Now here’s an idea that’s about as environmentally-friendly as they come: an electric, human-powered hybrid (HEHV).
Yes, it does kind of have that primitive Flintstones ring to it. But one company has already proven that such a car can be perfectly serviceable for those who don’t mind putting in some peddling. The TWIKE, developed by the German firm Fine Mobile, is a three-wheel two-seater that’s not only street legal in America and Europe, but also available for a little more than $20,000. It’s been on the market for nearly 20 years and has just celebrated the completion of it’s 1,000th vehicle.
The TWIKE is as ambitious of a concept today as it was back when it first became that rare oddity in a world dominated by gas-guzzlers. Taking it on a road trip can be tricky and even requires completing a training course to obtain a special driver’s license. Instead of a standard steering wheel, navigating the car is done through a joystick. Beneath the driver’s feet is the direct drive pedal power system, which transfers input straight to the drivetrain. The system also captures energy from regenerative braking.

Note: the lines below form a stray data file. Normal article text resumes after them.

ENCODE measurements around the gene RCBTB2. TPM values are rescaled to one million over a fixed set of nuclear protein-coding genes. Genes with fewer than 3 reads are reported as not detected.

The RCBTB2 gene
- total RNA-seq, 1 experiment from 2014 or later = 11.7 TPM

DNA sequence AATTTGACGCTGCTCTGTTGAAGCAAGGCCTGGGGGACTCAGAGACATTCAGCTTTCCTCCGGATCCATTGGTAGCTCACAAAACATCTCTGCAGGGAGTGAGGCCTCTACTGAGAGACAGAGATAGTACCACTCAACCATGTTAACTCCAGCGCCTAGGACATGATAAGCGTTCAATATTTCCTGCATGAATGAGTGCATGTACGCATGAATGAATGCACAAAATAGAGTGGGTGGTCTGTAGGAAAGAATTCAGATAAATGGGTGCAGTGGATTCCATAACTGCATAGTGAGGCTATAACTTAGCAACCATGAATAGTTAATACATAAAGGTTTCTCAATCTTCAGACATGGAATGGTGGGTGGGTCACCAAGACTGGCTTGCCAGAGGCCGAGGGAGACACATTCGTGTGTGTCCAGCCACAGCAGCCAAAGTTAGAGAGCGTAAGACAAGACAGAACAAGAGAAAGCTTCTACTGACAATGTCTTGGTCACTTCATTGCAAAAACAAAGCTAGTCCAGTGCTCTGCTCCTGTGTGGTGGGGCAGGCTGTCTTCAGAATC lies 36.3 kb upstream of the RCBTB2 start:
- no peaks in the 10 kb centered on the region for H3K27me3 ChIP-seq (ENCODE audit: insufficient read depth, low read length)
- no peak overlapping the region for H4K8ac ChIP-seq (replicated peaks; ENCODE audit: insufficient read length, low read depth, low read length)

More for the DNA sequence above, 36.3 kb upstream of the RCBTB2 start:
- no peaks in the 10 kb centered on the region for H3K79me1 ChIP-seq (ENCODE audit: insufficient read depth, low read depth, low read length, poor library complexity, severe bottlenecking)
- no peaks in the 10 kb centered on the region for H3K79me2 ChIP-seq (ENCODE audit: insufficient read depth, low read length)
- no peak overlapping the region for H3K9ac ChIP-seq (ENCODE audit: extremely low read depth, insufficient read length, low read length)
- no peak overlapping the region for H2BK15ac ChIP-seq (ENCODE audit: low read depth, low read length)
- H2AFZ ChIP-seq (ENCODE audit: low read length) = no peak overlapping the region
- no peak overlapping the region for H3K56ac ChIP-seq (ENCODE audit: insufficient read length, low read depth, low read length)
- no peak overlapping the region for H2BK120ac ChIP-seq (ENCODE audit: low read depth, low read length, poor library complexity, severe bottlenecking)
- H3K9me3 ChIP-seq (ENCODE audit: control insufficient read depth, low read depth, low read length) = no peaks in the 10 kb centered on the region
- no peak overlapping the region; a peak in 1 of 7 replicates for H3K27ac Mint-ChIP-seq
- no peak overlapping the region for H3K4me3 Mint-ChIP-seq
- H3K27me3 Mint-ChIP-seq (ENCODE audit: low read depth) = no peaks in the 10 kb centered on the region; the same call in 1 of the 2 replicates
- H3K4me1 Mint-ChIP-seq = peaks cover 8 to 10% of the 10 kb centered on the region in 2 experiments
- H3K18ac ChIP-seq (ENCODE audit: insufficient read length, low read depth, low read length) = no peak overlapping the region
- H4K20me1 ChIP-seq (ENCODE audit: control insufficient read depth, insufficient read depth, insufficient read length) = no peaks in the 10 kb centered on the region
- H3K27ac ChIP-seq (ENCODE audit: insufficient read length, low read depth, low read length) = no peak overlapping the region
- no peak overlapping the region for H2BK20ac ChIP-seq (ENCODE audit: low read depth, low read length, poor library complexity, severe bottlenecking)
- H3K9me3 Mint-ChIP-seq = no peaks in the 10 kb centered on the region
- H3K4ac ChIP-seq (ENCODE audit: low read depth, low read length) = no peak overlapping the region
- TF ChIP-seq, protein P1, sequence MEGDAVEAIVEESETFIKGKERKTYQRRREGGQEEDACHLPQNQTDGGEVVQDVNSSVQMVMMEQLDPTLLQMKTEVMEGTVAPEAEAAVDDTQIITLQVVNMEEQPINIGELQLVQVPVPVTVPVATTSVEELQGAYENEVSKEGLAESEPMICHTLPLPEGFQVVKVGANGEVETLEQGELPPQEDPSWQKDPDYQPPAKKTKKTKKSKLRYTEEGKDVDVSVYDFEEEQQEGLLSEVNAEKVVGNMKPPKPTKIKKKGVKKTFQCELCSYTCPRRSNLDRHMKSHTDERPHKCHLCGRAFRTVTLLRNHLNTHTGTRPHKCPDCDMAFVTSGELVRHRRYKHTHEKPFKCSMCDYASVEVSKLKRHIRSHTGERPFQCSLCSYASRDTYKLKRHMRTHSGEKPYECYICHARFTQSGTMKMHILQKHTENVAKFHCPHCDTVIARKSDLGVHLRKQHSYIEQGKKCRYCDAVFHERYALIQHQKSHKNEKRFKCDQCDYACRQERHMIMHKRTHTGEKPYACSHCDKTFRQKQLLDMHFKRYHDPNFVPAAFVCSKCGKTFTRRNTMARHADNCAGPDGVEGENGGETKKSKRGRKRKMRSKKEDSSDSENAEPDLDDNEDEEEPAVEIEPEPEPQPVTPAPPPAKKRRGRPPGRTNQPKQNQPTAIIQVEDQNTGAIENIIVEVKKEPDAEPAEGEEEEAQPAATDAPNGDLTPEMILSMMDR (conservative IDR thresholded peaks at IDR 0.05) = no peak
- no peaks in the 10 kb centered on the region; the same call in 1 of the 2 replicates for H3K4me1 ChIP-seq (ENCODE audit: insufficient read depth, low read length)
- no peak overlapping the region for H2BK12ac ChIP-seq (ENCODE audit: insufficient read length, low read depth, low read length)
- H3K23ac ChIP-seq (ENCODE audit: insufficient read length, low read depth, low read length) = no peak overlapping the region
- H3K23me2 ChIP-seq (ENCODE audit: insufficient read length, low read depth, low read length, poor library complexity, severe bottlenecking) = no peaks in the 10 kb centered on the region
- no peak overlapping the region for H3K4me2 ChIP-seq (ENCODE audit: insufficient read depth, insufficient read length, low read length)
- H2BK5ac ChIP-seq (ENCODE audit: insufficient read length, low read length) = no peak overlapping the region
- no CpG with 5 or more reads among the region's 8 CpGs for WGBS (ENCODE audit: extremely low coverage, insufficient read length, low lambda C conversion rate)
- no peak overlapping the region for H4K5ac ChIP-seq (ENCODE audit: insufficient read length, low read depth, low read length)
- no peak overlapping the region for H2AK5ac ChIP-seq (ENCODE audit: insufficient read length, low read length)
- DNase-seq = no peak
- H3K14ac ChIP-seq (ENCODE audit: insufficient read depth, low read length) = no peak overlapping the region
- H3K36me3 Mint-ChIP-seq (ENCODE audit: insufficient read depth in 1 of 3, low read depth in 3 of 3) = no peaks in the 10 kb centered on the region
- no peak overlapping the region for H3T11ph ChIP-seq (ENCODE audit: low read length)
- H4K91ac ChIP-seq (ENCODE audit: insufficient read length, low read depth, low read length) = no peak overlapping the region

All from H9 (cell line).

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At higher speeds, the vehicle is powered mostly by onboard lithium ion batteries. And even when the driver is breaking a sweat, it’s very difficult to stay on highways for a significant amount of time without quickly needing to pull into a recharging station. Top speed is around 55 miles per hour, though some enthusiasts have reported speeds in the 65 mph range.
The website Treehugger recently visited the TWIKE plant in Germany to explore the pros and cons of getting around using a partially man-powered car. After a test drive, here’s a rough breakdown of what they found:
Möscheid enthuses that the best way to drive a TWIKE is to pedal just below a sweat-inducing speed. In the city, where cars can move barely faster than bicycle speed, the TWIKE finds its element. Driver and passenger arrive at their destination exhilarated but not stinky; range extends to up to 200 km (124 miles) at such lower speeds.
But with any vehicle that doesn’t use gas, strategic charging is necessity:
Möscheid explains how he uses the LEMnet to identify recharge points along his planned route. He looks for a refueling point about every 125 km (75 miles) for a sufficient safety net to ensure the TWIKE does not run out of power in the still sparse landscape of EV-charging opportunities.
By now, you can see why something like a TWIKE, though appealing on many levels, isn’t suitable as a reliable all-purpose vehicle. And to be frank, the reason many people opt for cars is so that they can get to places without having to do more than pressing on the gas pedal. If there is a place for human-assisted hybrids, it would be for traveling to destinations that are too far for bicycling but not far enough to require a recharge. Kind of like how you shouldn’t use a plastic butter knife to cut cheese, though you wouldn’t need a meat cleaver either.
But for the die-hard hypermilers out there, go ahead and pedal to your heart’s delight.
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